Serbia’s Pro-Putin Ultras Target England Fans: A Terrifying Warning

Serbia’s Pro-Putin Ultras Target England Fans: A Terrifying Warning

Red Star Belgrade, champions of the Serbian SuperLiga, are at home tonight, but I’m glued to the action away from the pitch — in the human bearpit known as the North Stand off to my left.

Flares and firecrackers light up the night sky, giant plumes of red-tinted smoke drift across the stadium while, to the relentless sound of drumming, a crowd of young men in black mix hymns of praise to their team with chants of ugly nationalism. 

These are the Red Star ‘ultras’, a thuggish army of superfans with one of the most fearsome reputations in Europe. They call themselves the Delije, or ‘strong boys’, although it’s not mere strength they’re known for.

Aside from smashing heads at football games, the Delije specialise in gang warfare, political violence, organised crime and racketeering.

Opposite the turnstiles sits a Russian-made T-54 tank, now de-commissioned but thought to have been used by the Serbs during the bloody breakup of Yugoslavia in the 1990s. The club put it there in 2019, saying that its army of fans would be ‘stronger with a combat vehicle’.

Balaclava-clad ringleader Ivan Bogdanov was at the heart of the violence in a Euro 2012 qualifier between Serbia and Italy

Red Star Belgrade fans in the North Stand at the Rajko Mitic Stadium during a home game in 2024

Red Star Belgrade fans in the North Stand at the Rajko Mitic Stadium during a home game in 2024

British football supporters have encountered the Delije before, notably last year when Manchester City supporters in Belgrade were set upon by 30 Red Star hooligans armed with wooden stakes. And there will be a fresh meeting next Sunday, when England play Serbia in Gelsenkirchen in their opening game of Euro 2024.

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Police are on high alert for the game. The German authorities have announced detailed searches for weapons and fireworks and promise a special command centre to co-ordinate riot police and ‘tactical response’ units.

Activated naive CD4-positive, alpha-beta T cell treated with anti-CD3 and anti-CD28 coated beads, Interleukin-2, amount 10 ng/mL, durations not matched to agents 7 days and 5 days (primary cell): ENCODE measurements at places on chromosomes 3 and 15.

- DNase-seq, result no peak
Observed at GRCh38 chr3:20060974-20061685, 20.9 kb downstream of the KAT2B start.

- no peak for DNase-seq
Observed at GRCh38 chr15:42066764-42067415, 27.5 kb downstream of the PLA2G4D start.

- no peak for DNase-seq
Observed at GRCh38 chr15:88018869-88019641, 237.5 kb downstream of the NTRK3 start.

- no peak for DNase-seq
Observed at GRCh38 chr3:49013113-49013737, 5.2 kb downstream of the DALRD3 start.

Serbian fans have form for mixing it at international games, including a notorious stadium punch up with supporters of Brazil at the World Cup in 2018.

Some of their violence has been truly sinister. The Euro 2012 qualifier against Italy in Genoa was abandoned after just seven minutes. Kick-off had already been delayed by 40 minutes as Serbia fans attempted to invade the pitch. Then, when the match got going, they threw flares at home supporters and a section of the security fence was torn down.

Mystifyingly, some Serbian ultras attacked their own team bus. The Serbian goalkeeper, Vladimir Stojkovic, reportedly was hit by a firework and withdrew from the game.

At the heart of the violence was balaclava-clad ringleader Ivan Bogdanov, who was seen using wire cutters to bring down the fence.

Why? Some suggested that Bogdanov had been paid, with his Red Star cronies, to stop the game, possibly by right-wing extremists who wanted to stymie the country’s bid to join the European Union. Or perhaps by those hoping to overthrow the then president of the Serbian football association.

The answer has never been clear, but Bogdanov spent more than two years in Italian and Serbian jails for this and other crimes. Soon after Bogdanov’s release in 2014, Serbia played Albania in Belgrade, a qualifier for the 2016 Euros. Refereed by English official Martin Atkinson, the match was stopped in the 41st minute at 0-0 amid a mass brawl involving fans and players. Once again, Bogdanov was spotted in the crowd.

Manchester City supporters were reportedly attacked by a masked group back in 2023

Manchester City supporters were reportedly attacked by a masked group back in 2023

City supporters could be seen trapped inside a pub in Serbia while hooligans attempt to get in

City supporters could be seen trapped inside a pub in Serbia while hooligans attempt to get in